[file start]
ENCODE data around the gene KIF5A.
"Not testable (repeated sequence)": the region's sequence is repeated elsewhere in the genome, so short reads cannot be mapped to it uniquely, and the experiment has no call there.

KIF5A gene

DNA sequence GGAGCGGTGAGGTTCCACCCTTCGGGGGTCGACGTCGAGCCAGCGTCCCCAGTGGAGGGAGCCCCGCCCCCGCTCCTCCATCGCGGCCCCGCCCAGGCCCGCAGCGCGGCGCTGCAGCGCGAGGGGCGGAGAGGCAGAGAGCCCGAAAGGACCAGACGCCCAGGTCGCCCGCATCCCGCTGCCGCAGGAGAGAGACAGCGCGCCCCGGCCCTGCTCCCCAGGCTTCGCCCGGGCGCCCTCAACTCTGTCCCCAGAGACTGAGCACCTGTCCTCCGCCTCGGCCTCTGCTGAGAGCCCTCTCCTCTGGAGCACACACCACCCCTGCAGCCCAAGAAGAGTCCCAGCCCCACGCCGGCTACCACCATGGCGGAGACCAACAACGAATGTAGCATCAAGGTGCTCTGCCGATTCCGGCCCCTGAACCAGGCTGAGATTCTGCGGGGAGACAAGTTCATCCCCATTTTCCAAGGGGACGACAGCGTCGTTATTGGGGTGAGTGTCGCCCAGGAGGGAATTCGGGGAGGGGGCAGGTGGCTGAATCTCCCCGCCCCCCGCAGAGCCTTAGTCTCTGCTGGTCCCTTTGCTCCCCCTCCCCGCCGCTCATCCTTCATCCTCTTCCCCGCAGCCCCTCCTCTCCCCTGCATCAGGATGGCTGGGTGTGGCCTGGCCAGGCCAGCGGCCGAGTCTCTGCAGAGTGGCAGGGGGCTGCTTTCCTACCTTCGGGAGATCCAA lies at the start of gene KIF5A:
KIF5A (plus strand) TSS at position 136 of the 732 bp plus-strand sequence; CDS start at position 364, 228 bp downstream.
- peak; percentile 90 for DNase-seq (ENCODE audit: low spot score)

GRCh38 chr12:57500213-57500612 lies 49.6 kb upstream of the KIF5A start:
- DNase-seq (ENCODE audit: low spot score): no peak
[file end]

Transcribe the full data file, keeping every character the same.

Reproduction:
ENCODE data around the gene KIF5A.
"Not testable (repeated sequence)": the region's sequence is repeated elsewhere in the genome, so short reads cannot be mapped to it uniquely, and the experiment has no call there.

KIF5A gene

DNA sequence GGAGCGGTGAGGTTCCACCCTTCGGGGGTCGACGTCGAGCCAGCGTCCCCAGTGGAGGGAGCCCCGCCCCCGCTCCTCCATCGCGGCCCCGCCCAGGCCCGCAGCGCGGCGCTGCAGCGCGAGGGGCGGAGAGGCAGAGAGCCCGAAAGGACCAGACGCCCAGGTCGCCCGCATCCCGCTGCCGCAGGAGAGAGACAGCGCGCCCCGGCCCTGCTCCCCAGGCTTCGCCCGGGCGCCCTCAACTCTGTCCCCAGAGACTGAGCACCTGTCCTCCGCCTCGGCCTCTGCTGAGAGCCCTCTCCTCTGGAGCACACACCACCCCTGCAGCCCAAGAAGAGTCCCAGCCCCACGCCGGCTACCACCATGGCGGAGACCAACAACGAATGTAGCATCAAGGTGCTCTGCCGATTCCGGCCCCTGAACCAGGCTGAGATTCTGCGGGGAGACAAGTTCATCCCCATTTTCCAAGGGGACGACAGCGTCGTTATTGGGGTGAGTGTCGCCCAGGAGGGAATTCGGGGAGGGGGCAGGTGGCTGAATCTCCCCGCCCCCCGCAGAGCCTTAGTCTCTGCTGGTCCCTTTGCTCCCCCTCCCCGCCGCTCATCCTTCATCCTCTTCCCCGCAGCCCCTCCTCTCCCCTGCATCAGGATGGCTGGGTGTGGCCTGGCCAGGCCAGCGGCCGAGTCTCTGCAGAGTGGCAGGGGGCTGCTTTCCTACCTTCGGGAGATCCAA lies at the start of gene KIF5A:
KIF5A (plus strand) TSS at position 136 of the 732 bp plus-strand sequence; CDS start at position 364, 228 bp downstream.
- peak; percentile 90 for DNase-seq (ENCODE audit: low spot score)

GRCh38 chr12:57500213-57500612 lies 49.6 kb upstream of the KIF5A start:
- DNase-seq (ENCODE audit: low spot score): no peak